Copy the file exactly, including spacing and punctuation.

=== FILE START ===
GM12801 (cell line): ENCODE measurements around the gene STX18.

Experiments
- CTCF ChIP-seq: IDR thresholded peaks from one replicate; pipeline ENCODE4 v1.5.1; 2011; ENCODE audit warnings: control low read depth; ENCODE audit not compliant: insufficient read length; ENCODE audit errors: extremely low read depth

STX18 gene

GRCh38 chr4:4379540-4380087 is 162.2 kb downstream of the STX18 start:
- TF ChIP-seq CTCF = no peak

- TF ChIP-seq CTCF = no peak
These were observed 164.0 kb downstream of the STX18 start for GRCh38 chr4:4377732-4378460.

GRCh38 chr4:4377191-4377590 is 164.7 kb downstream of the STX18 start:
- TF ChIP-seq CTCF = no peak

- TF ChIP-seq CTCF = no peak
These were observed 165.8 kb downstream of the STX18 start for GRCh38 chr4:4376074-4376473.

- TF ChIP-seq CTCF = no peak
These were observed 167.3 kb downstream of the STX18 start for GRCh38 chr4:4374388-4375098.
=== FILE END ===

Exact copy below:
GM12801 (cell line): ENCODE measurements around the gene STX18.

Experiments
- CTCF ChIP-seq: IDR thresholded peaks from one replicate; pipeline ENCODE4 v1.5.1; 2011; ENCODE audit warnings: control low read depth; ENCODE audit not compliant: insufficient read length; ENCODE audit errors: extremely low read depth

STX18 gene

GRCh38 chr4:4379540-4380087 is 162.2 kb downstream of the STX18 start:
- TF ChIP-seq CTCF = no peak

- TF ChIP-seq CTCF = no peak
These were observed 164.0 kb downstream of the STX18 start for GRCh38 chr4:4377732-4378460.

GRCh38 chr4:4377191-4377590 is 164.7 kb downstream of the STX18 start:
- TF ChIP-seq CTCF = no peak

- TF ChIP-seq CTCF = no peak
These were observed 165.8 kb downstream of the STX18 start for GRCh38 chr4:4376074-4376473.

- TF ChIP-seq CTCF = no peak
These were observed 167.3 kb downstream of the STX18 start for GRCh38 chr4:4374388-4375098.